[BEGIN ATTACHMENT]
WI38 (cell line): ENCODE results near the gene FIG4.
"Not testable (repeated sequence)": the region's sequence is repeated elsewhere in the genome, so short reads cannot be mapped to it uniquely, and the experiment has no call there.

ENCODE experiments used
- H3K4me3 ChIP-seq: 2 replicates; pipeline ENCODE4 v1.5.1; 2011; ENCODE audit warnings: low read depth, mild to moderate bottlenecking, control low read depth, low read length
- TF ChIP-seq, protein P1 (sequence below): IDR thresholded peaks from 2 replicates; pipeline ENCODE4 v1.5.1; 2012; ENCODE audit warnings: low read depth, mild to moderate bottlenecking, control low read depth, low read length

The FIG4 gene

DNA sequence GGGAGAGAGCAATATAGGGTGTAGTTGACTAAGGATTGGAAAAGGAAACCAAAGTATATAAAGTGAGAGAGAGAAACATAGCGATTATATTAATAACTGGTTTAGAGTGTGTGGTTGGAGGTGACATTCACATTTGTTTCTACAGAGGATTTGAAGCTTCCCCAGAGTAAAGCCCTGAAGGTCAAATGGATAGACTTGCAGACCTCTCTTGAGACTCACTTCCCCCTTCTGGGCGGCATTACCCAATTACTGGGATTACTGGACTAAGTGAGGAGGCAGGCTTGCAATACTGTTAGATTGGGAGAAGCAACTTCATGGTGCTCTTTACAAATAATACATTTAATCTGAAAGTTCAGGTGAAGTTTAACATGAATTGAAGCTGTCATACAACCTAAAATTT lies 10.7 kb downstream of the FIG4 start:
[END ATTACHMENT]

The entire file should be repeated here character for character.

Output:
WI38 (cell line): ENCODE results near the gene FIG4.
"Not testable (repeated sequence)": the region's sequence is repeated elsewhere in the genome, so short reads cannot be mapped to it uniquely, and the experiment has no call there.

ENCODE experiments used
- H3K4me3 ChIP-seq: 2 replicates; pipeline ENCODE4 v1.5.1; 2011; ENCODE audit warnings: low read depth, mild to moderate bottlenecking, control low read depth, low read length
- TF ChIP-seq, protein P1 (sequence below): IDR thresholded peaks from 2 replicates; pipeline ENCODE4 v1.5.1; 2012; ENCODE audit warnings: low read depth, mild to moderate bottlenecking, control low read depth, low read length

The FIG4 gene

DNA sequence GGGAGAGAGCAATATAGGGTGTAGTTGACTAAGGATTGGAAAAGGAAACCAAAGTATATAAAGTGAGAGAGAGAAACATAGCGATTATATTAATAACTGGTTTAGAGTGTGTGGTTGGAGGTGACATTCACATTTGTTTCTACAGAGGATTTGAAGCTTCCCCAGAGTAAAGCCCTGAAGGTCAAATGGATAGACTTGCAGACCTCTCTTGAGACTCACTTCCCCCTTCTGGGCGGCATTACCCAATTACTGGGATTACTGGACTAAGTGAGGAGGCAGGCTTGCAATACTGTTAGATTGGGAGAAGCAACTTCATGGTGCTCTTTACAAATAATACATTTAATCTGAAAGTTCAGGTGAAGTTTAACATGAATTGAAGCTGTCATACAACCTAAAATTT lies 10.7 kb downstream of the FIG4 start: